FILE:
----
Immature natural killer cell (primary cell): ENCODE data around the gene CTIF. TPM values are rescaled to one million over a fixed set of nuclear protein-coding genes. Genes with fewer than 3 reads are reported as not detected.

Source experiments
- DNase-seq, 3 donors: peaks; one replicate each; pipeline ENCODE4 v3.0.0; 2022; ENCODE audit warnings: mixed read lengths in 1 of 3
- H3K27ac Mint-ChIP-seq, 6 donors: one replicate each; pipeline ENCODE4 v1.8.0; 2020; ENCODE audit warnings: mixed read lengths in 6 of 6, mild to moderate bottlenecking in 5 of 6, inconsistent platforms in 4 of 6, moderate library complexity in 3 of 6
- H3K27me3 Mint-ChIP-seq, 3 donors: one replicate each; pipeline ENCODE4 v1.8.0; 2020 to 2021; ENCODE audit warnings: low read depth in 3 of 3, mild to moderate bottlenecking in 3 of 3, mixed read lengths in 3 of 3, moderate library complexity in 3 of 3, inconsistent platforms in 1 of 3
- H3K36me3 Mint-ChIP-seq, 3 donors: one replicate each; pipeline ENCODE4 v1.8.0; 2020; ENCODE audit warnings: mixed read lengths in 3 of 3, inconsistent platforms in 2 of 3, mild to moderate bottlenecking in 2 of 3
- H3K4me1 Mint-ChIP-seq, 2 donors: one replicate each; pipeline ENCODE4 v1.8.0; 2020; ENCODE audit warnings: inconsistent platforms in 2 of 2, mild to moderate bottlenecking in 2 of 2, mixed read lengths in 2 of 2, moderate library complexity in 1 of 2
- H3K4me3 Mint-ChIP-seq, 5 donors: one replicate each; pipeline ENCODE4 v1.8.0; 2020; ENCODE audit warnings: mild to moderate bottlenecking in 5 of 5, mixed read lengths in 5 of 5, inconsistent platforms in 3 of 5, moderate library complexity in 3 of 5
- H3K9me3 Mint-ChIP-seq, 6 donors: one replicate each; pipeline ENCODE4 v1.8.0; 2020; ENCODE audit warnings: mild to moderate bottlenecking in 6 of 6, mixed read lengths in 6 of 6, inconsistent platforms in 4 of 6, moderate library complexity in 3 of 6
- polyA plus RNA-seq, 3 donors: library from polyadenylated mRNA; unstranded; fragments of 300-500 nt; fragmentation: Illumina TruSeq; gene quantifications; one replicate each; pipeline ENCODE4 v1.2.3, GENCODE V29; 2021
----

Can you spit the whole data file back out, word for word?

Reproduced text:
Immature natural killer cell (primary cell): ENCODE data around the gene CTIF. TPM values are rescaled to one million over a fixed set of nuclear protein-coding genes. Genes with fewer than 3 reads are reported as not detected.

Source experiments
- DNase-seq, 3 donors: peaks; one replicate each; pipeline ENCODE4 v3.0.0; 2022; ENCODE audit warnings: mixed read lengths in 1 of 3
- H3K27ac Mint-ChIP-seq, 6 donors: one replicate each; pipeline ENCODE4 v1.8.0; 2020; ENCODE audit warnings: mixed read lengths in 6 of 6, mild to moderate bottlenecking in 5 of 6, inconsistent platforms in 4 of 6, moderate library complexity in 3 of 6
- H3K27me3 Mint-ChIP-seq, 3 donors: one replicate each; pipeline ENCODE4 v1.8.0; 2020 to 2021; ENCODE audit warnings: low read depth in 3 of 3, mild to moderate bottlenecking in 3 of 3, mixed read lengths in 3 of 3, moderate library complexity in 3 of 3, inconsistent platforms in 1 of 3
- H3K36me3 Mint-ChIP-seq, 3 donors: one replicate each; pipeline ENCODE4 v1.8.0; 2020; ENCODE audit warnings: mixed read lengths in 3 of 3, inconsistent platforms in 2 of 3, mild to moderate bottlenecking in 2 of 3
- H3K4me1 Mint-ChIP-seq, 2 donors: one replicate each; pipeline ENCODE4 v1.8.0; 2020; ENCODE audit warnings: inconsistent platforms in 2 of 2, mild to moderate bottlenecking in 2 of 2, mixed read lengths in 2 of 2, moderate library complexity in 1 of 2
- H3K4me3 Mint-ChIP-seq, 5 donors: one replicate each; pipeline ENCODE4 v1.8.0; 2020; ENCODE audit warnings: mild to moderate bottlenecking in 5 of 5, mixed read lengths in 5 of 5, inconsistent platforms in 3 of 5, moderate library complexity in 3 of 5
- H3K9me3 Mint-ChIP-seq, 6 donors: one replicate each; pipeline ENCODE4 v1.8.0; 2020; ENCODE audit warnings: mild to moderate bottlenecking in 6 of 6, mixed read lengths in 6 of 6, inconsistent platforms in 4 of 6, moderate library complexity in 3 of 6
- polyA plus RNA-seq, 3 donors: library from polyadenylated mRNA; unstranded; fragments of 300-500 nt; fragmentation: Illumina TruSeq; gene quantifications; one replicate each; pipeline ENCODE4 v1.2.3, GENCODE V29; 2021